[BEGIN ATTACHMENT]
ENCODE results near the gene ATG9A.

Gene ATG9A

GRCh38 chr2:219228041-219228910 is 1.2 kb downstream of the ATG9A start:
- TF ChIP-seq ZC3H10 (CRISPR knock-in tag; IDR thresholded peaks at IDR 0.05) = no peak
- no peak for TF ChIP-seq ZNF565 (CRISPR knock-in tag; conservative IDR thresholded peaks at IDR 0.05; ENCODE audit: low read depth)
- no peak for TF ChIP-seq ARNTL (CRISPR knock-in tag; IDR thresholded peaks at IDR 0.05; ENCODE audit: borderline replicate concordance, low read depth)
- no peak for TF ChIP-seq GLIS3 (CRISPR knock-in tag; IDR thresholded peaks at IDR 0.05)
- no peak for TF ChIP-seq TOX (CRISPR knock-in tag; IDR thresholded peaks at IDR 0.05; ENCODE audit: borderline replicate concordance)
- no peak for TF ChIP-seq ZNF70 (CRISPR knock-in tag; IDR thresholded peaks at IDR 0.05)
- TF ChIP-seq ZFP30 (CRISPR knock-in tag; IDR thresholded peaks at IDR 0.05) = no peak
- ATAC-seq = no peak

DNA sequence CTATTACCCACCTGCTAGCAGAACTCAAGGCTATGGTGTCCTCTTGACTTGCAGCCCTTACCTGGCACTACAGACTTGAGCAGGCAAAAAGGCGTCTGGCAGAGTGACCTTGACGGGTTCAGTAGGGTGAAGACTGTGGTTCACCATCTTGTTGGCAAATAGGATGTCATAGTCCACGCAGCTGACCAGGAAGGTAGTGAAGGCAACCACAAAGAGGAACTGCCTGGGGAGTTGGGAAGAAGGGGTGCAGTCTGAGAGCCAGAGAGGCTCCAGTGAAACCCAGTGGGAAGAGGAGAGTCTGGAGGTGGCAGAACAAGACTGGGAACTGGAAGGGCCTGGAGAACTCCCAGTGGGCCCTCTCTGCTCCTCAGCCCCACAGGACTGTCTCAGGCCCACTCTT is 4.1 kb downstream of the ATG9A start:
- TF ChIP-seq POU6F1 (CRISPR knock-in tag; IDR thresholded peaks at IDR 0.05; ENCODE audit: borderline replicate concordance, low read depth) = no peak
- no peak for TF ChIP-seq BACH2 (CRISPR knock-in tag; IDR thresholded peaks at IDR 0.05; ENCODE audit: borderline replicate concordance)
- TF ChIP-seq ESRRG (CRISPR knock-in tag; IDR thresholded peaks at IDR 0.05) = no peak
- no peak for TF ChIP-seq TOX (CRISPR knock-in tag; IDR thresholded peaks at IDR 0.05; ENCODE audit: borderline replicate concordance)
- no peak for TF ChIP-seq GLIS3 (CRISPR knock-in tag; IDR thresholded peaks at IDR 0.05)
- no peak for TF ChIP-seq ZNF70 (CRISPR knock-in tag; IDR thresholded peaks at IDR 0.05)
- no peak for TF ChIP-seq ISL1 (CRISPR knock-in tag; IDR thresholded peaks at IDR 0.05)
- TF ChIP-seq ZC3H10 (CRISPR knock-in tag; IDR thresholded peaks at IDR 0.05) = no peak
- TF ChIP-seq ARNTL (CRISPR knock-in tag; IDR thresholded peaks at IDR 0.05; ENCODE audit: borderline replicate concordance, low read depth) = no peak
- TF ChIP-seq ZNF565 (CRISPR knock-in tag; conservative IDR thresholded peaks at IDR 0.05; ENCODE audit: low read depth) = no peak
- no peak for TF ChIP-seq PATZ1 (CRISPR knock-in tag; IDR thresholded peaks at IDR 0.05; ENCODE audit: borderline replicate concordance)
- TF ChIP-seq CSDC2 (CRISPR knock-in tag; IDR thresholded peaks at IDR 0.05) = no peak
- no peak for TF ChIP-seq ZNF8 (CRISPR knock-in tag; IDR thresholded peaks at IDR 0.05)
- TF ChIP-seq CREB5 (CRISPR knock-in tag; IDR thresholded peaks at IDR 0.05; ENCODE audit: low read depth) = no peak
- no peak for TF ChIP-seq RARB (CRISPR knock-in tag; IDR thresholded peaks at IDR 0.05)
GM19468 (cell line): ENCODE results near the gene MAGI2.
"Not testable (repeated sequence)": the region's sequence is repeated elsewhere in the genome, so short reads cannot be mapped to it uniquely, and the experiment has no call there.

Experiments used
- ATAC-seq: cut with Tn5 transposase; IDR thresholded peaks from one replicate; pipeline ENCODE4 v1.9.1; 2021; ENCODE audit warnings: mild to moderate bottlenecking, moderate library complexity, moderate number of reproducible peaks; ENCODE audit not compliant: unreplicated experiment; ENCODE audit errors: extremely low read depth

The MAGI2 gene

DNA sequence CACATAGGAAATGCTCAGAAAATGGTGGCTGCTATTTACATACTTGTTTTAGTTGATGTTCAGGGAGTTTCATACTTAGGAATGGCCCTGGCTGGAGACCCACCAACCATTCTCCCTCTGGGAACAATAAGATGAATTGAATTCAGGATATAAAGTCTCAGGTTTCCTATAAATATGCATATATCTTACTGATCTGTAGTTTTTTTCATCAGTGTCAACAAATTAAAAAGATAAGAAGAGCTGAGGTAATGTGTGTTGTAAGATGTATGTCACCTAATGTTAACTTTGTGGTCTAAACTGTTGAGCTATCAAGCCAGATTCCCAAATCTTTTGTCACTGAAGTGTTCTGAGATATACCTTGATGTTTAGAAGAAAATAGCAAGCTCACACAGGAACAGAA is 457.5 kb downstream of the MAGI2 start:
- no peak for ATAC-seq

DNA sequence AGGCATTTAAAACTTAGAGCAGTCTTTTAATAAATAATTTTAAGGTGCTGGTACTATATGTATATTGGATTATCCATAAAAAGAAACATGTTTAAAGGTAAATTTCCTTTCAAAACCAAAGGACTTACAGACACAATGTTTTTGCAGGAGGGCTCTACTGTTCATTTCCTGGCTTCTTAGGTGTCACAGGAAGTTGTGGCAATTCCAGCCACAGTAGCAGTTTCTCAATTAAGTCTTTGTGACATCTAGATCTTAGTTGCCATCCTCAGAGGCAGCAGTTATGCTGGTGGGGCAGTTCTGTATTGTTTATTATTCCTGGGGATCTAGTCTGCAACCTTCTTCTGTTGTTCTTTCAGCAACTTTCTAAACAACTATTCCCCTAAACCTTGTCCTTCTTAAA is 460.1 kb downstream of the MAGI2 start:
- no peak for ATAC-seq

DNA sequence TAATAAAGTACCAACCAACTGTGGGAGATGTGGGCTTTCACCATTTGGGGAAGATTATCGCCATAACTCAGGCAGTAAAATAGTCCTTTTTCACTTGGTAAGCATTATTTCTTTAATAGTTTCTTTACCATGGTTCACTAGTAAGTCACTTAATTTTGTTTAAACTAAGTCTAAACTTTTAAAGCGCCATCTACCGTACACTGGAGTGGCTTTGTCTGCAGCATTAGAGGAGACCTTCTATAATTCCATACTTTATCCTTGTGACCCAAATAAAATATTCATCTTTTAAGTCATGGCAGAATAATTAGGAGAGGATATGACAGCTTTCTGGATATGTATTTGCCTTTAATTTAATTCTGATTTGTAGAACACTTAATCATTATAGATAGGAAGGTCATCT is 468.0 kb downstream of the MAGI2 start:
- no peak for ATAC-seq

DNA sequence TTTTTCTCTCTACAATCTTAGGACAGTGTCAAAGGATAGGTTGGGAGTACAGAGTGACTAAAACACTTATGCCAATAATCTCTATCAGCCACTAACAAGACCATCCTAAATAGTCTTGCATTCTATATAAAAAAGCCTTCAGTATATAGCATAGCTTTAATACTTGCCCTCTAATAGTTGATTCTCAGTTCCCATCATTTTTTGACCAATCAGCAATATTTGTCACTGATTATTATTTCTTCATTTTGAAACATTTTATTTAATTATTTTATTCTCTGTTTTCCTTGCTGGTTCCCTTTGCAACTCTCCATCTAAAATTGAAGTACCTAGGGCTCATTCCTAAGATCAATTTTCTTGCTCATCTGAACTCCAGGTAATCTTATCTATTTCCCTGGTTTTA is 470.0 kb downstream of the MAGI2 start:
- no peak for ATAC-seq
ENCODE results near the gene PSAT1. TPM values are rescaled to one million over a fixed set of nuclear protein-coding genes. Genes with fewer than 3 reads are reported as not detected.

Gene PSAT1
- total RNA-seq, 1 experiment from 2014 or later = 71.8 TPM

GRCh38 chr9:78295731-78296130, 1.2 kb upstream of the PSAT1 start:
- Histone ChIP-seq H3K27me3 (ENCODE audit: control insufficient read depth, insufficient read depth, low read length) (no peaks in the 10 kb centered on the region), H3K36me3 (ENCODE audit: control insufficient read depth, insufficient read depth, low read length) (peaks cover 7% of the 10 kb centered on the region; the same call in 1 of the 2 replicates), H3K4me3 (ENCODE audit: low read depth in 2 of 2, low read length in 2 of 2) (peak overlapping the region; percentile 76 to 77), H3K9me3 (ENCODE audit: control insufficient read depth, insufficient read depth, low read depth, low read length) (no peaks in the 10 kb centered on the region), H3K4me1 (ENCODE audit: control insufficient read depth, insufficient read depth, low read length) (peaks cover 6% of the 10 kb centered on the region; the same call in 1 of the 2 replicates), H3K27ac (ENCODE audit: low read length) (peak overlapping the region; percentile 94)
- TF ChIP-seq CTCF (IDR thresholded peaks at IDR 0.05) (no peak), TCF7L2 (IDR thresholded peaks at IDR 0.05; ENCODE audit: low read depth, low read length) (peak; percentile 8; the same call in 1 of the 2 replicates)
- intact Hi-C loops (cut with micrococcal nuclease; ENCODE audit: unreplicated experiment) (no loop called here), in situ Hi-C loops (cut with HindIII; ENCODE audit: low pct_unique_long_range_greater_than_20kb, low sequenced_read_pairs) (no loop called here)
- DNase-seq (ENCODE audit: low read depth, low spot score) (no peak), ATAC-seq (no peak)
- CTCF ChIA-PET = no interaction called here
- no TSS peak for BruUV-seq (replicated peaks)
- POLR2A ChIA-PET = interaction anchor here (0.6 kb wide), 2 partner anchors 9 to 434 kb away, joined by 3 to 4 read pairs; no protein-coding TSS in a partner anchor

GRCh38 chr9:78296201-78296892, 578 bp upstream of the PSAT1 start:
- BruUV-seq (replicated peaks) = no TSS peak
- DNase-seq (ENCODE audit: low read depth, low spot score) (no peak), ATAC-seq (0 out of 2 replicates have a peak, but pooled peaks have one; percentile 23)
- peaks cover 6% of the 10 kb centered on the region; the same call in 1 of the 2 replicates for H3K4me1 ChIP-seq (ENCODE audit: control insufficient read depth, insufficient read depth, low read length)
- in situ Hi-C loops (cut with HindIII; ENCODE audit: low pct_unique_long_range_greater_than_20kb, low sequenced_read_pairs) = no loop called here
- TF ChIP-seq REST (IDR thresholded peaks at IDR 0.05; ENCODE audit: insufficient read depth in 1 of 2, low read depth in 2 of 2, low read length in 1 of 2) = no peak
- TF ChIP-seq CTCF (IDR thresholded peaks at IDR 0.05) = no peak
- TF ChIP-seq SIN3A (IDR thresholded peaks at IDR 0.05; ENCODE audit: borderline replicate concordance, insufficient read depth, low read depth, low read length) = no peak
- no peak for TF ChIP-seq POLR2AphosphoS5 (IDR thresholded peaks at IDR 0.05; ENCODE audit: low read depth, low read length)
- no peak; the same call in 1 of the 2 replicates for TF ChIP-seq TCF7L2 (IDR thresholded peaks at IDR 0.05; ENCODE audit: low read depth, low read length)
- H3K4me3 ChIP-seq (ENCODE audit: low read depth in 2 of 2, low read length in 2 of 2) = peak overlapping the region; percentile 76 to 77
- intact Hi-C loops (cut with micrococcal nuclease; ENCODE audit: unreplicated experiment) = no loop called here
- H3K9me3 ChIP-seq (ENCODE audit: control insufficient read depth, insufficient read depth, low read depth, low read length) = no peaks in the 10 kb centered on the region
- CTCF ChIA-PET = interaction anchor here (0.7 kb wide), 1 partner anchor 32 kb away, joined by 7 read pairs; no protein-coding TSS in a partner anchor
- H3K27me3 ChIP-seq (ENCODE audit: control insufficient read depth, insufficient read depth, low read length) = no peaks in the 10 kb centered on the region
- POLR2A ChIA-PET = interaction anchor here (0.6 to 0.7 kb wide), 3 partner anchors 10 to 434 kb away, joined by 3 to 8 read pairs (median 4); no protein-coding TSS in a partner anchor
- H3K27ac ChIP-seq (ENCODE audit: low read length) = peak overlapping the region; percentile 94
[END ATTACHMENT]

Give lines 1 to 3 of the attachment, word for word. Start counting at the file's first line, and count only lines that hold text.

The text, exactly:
ENCODE results near the gene ATG9A.

Gene ATG9A

GRCh38 chr2:219228041-219228910 is 1.2 kb downstream of the ATG9A start: